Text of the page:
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Let it be known that the business media can be readily distracted by a Beatle.
The Business Press Maven, little ingénue that he is, sat down to the news coverage of
recent annual meeting, fully expecting to read more about
the famous memo and just where Starbucks, the great though possibly stalled retailer, actually stood.
Almost all I read about was Paul McCartney.
For those of you who are late to this latte story, it started on Valentine's Day, when Starbucks Chairman Howard Schultz wrote a scathing letter to upper management, saying that the company had lost its focus and was running the danger of watering down its brand.
The memo, as these things go, was leaked, and Schultz was put on the defensive. He was
psychoanalyzed, praised for his forthrightness and questioned to the point where he had to come out and say that the memo was not meant as criticism.
But if making detailed remarks down to the lack of fresh coffee smell does not amount to criticism, then The Business Press Maven wears a girdle. (For the record, I don't. I just suck it in.)
At any rate, with this memo kicking him in the shins, Schultz, who had never faced an annual meeting with the stock price below where it was in the previous one, must have known he had some issues to address.
And reporters should have been lying in wait, ready to pounce, prod and, in the end, write about what larger issues this -- once more -- great though possibly stalled retailer must have faced. I couldn't wait. Schultz is as skilled in managing a company as he is in managing himself in front of Wall Street. Unfortunately, too, he is as skilled in managing the press as anyone capable of a transparently distracting gesture has ever been.
Cue Sir Paul.
The coffeehouse chain announced that it would be getting into the music-production business -- and at a high level, with the ex-Beatle's next album its first effort.
This is interesting, worth mentioning and could probably, if it works, help the company a bit. However, the real issue of whether its brand is on the run remains.
So how did the business media handle the balance?
You really didn't ask that, did you?
Take a bunch of baby boomer reporters, wheel McCartney out in front of a camera so he can wave to them on a television screen and, oh boy, do they lose what should have been the major focus of the meeting.
The Wall Street Journal
headline the day after the annual meeting: "Starbucks Signs Paul McCartney To Music Label."
The lead? "In a coup for its music business, Starbucks Corp. said it had lured rock icon Paul McCartney to the new Hear Me Music label it has formed with the Concord Music Group. The company has signed an exclusive agreement with the former Beatle and plans to release a new album from him this summer." Then Schultz is quoted, nearly hyperventilating with excitement.
Five paragraphs later is the single paragraph about the memo, with Schultz allowed to say that he has no idea why it was even news. Then it's back to Mr. Penny Lane and a recent wrap-up of his career.
When business journalists get the chance to write about something sexy like music, they pounce.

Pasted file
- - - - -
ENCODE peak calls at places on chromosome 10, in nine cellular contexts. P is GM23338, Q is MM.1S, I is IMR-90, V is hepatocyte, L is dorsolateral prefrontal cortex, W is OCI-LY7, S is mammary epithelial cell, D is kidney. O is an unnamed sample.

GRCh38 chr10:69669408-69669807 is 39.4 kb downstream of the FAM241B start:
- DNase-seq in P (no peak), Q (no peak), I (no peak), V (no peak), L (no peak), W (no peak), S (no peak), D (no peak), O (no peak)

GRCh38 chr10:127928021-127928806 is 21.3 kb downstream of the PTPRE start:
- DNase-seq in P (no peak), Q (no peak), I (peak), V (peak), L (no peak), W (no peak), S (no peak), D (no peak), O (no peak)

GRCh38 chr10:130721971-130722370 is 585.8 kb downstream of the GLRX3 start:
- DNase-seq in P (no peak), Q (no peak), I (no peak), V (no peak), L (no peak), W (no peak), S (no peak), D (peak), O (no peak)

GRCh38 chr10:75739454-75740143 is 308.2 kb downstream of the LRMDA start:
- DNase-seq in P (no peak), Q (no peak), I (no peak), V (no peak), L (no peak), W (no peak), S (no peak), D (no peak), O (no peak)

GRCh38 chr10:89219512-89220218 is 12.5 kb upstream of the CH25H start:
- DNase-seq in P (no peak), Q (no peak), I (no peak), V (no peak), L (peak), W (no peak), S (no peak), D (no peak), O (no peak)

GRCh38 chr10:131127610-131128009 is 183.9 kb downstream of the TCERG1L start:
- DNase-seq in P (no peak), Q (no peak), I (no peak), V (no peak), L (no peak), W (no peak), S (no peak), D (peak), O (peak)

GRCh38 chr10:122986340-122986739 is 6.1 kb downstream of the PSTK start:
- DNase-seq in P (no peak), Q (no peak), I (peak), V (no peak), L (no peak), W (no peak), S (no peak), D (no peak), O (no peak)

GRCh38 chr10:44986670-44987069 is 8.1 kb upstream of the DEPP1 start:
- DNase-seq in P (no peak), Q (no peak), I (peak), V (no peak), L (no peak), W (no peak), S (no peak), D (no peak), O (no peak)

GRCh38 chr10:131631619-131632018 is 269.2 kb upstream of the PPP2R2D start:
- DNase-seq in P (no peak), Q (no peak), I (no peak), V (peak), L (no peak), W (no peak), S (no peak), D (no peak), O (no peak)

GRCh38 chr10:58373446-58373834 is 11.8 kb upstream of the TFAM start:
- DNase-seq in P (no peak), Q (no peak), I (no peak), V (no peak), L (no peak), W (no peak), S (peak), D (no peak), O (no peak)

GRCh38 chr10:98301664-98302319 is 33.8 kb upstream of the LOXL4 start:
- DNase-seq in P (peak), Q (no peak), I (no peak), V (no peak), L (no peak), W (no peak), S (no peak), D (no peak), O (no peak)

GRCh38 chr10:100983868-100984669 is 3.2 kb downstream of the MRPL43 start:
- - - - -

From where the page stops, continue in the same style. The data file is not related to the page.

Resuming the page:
But say this about
The Wall Street Journal
: At least it deigned to mention the memo, even if it did not go into all the serious long-term potential issues for investors it brought up. In "
Sir Paul signs Starbucks record deal," the
did not even touch on it.
Neither, incredibly, did
The New York Times
McCartney Signs With Starbucks for His Next Album." The
put the issue in larger terms, remarking on
deal with Garth Brooks. Oh wait, there is a mention of recent performance meeting with mixed results. Oh, right. It was talking about McCartney and his last two albums.
Helter skelter, dudes.
, to its credit,
got it right. It ran with the headline: "Latte Questions for Starbucks' Execs: At its annual gathering, the coffee chain dealt with concerns about a leaked memo, a sagging stock, and a fair-trade tussle." The article was about the memo, the issues it brought up and other issues.
Investors, I'd be careful here. Schultz, though the definition of competent, is running away from this seemingly forthright and spot-on memo like there is no tomorrow. I do not trust that.
Sir Paul? He merited a very appropriate single line in the
piece: "And at the end of the meeting, Schultz confirmed that Sir Paul McCartney will be the first artist to join Starbucks' Hear Music record label, which was announced last week."
Investors, despite what the business media are feeding you, there are more serious issues here for Starbucks, a great company entering a challenging era. Sir Paul is nothing to get hung up on.
At the time of publication, Fuchs had no positions in any of the stocks mentioned in this column.
A journalist with a background on Wall Street, Marek Fuchs has written the County Lines column for The New York Times for the past five years. He also contributes regular breaking news and feature stories to many of the paper's other sections, including Metro, National and Sports. Fuchs was the editor-in-chief of Fertilemind.net, a financial Web site twice named "Best of the Web" by Forbes Magazine. He was also a stockbroker with Shearson Lehman Brothers in Manhattan and a money manager. He is currently writing a chapter for a book coming out in early 2007 on a really embarrassing subject. He lives in a loud house with three children. Fuchs appreciates your feedback;
to send him an email.